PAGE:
The Spoils Before Dying Review: “That’s Jazz” / “Fear Steps In”
“That’s Jazz” (Episode 2.03): 6.8
“Fear Steps In” (Episode 2.04): 8.3
IFC’s latest saga The Spoils Before Dying sets itself apart from its predecessor, The Spoils of Babylon, in that it has a compelling story that’s been pretty coherent and easy to follow (so far, anyway). It’s a noirish mystery—Rock Banyon (Michael K. Williams) tries to clear himself of the murders of Fresno Foxglove (Maya Rudolph) and scientist Wilber Stygamian— wrapped in a blanket of ridiculousness that only IFC and Funny or Die can deliver.
It begins as usual with creator Eric Jonrosh (Will Ferrell) talking about himself and his 1958 classic novel that was hit with more than 80 obscenity lawsuits in over 30 states. He says that when he was brought before a House Subcommittee on Un American Activities: “I plead the fifth and then drank a fifth.” But the Jonrosh is on an especially good roll with this episode’s introduction: “Well, here it is, part three of six. It drags a bit and loses its pace. I was interested in boring my audience at that time—and I still am. Most of you are idiots anyway…” Unfortunately, Jonrosh is right (about the episode).
“That’s Jazz” opens with a faithful recreation of an old TV show with Andy Daly playing host in “Artie Mann’s Jazz Party,” which is sponsored by Boghei “French-like” cigarettes. “A pack or two a day is the Boghei way…” There’s truth in that cigarette commercial spoof, which makes it perfect satire. After Rock has a breakdown on the Artie Mann show, he heads for a watering hole where he meets Kenton Price (Michael Sheen). After ordering a glass of “Bagpipes O’Toole Scotch Flavored Vodka”—as an advertisement for the canned beverage that’s “perfect for driving” flashes on the screen—Price hits on Rock. After Rock turns him down, the two get to talking about Wilber Stygamian, an acquaintance of Price’s. Now this is where Spoils Before Dying gets serious on the audience: It turns out that Stygamian was a member of the secretive Mattachine Society (a real organization) that fought for the rights of gays in the 1950s. Sheen says that “hamosexuals” like himself are persecuted by local police and that the secrets the society knows about the power brokers of L.A. could get people into trouble.
The episode does drag in a few places: About midway through there’s a yawner of a musical number with Delores at the club singing above a montage of Rock wondering the streets. But it’s followed by a great scene with an over-the-top Kate McKinnon from Saturday Night Live, playing the girlfriend of Rock’s sax player (who also turned up dead). Alternating between weeping and drinking, McKinnon’s boozy Southern character outs herself as a harlot, who has slept with all the jazz greats. And she means all—naming most of them in a funny and well-edited monologue: “Ella…ooh, Ella was the best.”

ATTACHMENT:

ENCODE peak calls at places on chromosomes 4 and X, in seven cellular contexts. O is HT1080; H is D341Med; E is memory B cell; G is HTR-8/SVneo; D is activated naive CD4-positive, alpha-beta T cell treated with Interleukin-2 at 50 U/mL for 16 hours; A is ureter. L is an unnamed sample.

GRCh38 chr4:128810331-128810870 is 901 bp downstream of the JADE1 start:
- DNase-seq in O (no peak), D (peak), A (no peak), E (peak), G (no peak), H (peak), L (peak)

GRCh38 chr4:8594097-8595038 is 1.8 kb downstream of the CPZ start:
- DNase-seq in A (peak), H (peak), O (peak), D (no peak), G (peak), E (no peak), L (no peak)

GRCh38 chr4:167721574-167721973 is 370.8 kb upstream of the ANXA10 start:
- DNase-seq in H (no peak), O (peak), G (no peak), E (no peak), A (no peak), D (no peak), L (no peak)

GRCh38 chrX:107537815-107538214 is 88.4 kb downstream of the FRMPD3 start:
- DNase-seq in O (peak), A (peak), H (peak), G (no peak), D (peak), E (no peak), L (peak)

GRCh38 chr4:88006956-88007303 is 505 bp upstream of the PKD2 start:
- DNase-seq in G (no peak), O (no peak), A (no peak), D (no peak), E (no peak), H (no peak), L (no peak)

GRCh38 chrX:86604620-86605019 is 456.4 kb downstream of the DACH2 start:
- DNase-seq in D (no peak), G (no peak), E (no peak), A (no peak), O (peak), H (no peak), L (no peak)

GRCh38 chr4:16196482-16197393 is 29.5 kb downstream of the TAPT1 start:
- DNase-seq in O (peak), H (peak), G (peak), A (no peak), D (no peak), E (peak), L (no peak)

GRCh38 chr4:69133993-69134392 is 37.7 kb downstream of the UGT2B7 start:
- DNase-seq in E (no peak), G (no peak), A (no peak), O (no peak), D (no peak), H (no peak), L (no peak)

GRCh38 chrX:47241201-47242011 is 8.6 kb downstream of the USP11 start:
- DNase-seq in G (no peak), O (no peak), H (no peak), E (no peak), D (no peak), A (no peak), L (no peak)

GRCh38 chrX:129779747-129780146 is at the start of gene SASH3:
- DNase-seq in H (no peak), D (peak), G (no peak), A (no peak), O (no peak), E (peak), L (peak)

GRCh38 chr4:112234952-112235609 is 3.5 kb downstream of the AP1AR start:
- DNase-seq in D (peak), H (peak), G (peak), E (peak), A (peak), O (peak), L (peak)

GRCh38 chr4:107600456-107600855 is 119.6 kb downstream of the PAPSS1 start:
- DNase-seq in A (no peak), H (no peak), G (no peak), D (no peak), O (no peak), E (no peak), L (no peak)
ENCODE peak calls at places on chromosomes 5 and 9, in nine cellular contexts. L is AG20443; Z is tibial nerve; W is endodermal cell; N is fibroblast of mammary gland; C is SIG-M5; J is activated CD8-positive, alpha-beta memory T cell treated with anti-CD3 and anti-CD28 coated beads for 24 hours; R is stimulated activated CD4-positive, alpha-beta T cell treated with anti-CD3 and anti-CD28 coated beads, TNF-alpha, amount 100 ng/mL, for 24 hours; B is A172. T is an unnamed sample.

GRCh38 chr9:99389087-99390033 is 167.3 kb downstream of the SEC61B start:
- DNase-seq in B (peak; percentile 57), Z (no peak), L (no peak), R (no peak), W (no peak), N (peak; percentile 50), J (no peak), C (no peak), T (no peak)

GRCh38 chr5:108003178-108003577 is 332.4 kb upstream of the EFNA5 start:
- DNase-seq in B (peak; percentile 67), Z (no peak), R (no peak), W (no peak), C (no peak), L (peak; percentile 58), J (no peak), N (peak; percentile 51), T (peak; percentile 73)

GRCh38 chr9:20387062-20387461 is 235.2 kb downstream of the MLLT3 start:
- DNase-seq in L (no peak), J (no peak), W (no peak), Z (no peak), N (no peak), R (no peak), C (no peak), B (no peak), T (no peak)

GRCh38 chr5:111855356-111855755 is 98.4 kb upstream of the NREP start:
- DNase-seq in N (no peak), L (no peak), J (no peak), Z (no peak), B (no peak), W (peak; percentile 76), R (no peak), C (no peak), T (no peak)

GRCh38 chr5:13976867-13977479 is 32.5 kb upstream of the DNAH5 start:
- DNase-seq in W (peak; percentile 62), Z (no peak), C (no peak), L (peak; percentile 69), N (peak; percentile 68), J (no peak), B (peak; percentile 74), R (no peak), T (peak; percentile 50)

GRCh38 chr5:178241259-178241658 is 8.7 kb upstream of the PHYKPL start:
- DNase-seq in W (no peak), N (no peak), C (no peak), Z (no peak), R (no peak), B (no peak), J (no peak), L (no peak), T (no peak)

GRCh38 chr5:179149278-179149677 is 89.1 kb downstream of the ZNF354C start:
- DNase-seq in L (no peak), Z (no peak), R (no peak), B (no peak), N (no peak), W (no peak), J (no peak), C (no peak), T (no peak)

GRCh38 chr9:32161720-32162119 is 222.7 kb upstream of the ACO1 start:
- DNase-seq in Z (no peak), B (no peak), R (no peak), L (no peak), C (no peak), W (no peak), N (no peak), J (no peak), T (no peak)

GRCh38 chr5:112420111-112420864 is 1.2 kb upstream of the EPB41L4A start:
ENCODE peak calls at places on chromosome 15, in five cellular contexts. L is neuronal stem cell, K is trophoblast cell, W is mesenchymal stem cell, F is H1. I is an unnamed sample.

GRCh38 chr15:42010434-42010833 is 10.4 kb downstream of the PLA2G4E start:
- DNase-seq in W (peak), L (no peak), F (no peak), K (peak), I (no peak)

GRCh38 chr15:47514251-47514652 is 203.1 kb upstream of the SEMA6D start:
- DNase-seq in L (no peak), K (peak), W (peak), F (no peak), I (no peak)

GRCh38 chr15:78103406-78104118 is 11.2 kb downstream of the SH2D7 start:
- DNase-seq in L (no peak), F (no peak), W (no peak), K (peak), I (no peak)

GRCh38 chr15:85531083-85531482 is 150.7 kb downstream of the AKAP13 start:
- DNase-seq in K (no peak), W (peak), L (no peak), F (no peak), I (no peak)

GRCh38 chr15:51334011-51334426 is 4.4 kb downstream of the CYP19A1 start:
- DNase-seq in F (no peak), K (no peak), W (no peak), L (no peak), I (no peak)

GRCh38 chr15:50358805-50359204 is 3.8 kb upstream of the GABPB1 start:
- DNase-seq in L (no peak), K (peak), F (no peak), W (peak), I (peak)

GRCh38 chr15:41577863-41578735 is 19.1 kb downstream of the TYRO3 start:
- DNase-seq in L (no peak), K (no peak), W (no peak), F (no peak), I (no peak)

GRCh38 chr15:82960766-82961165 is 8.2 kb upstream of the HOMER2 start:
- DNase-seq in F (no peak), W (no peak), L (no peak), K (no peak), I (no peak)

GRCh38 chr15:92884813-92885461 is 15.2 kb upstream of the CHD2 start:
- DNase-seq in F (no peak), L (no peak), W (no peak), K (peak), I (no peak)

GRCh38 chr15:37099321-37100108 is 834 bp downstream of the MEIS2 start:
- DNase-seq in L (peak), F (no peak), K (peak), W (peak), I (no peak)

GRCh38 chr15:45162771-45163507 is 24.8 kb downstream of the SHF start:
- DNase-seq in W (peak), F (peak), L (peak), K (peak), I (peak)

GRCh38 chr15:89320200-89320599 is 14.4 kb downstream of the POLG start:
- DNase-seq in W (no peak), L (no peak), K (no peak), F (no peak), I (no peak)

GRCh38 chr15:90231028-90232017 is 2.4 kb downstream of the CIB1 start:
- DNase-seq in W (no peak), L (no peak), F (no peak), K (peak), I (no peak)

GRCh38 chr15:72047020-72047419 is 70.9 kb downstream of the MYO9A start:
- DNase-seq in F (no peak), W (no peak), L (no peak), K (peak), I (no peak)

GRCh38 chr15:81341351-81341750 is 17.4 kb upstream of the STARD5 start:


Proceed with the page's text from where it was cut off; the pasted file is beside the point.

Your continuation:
In Rock’s quest to track down another clue, Chris Parnell makes an appearance as a drug dealer Beebop Jones who introduces Rock to Tabby Smooth (Jack Kilmer), the future of music—rock music. He also sends Rock off with a warning not to look into the murder of Stygamian. The scene then transitions into a cartoon about jazz set to music and free verse, then ends up back with Jonrosh, hawking Boghei cigarettes. He gets angry with off screen producers who try to get him to stop: “Why would they take tobacco commercials off TV? It makes no sense!” (which can also apply to the mishmash of “That’s Jazz.”)
Its partner episode, “Fear Steps In” fares better with more action, sex, drugs and murder. Jonrosh’s intro is outrageously entertaining. Ferrell deadpans into the camera: “It took me one night to write my novel, The Spoils Before Dying.” Jonrosh then compares himself to other literary giants like Mailer, Vidal, Cheever and curses those who banned the book and exiled him. “Even now, I’m a man without a country…and an apartment.” He says that episode four is “pretty good. I think you’ll enjoy it.”
Rock visits Price for more information about Stygamian and immediately notices that Price is exceptionally jumpy and nervous. Sheen’s performance in this scene as he jumps around the room mixing cocktails is reminiscent of a classic Three Stooges physical comedy sketch; that is, until the toy helicopter is spotted outside his house and assassinates Price as dramatically as Sgt. Elias was in Platoon.
Salizar Vasquez Deleon makes a return appearance and attacks Rock and Delores at Rock’s apartment. What follows is a talking cat sequence and then hot sexy time between Rock and Delores, sort of. Jonrosh pops in to explain that the original film scene was banned and destroyed, and they’ve done their best to recreate it with original audio and storyboards that were found in a Parisian whorehouse that Jonrosh frequented. The censored images and sound effects are extremely amusing.
Emily Ratajkowski makes an appearance at the end as Stygamian’s purported daughter and leads Rock to a secret room about a mile below the scientist’s home. But it’s a trap! There’s an evil German woman scientist waiting with a big needle and the screen fades to black as Spoilssets things up for its final two episodes. The show’s humor is definitely juvenile at times, and isn’t for everyone, but if you look past the winks and nods, you’ll find more serious fodder as well as surprisingly sharp moments of commentary on American culture, history and media.
Christine N. Ziemba is a Los Angeles-based freelance pop culture writer and regular contributor to Paste. You can follow her on Twitter.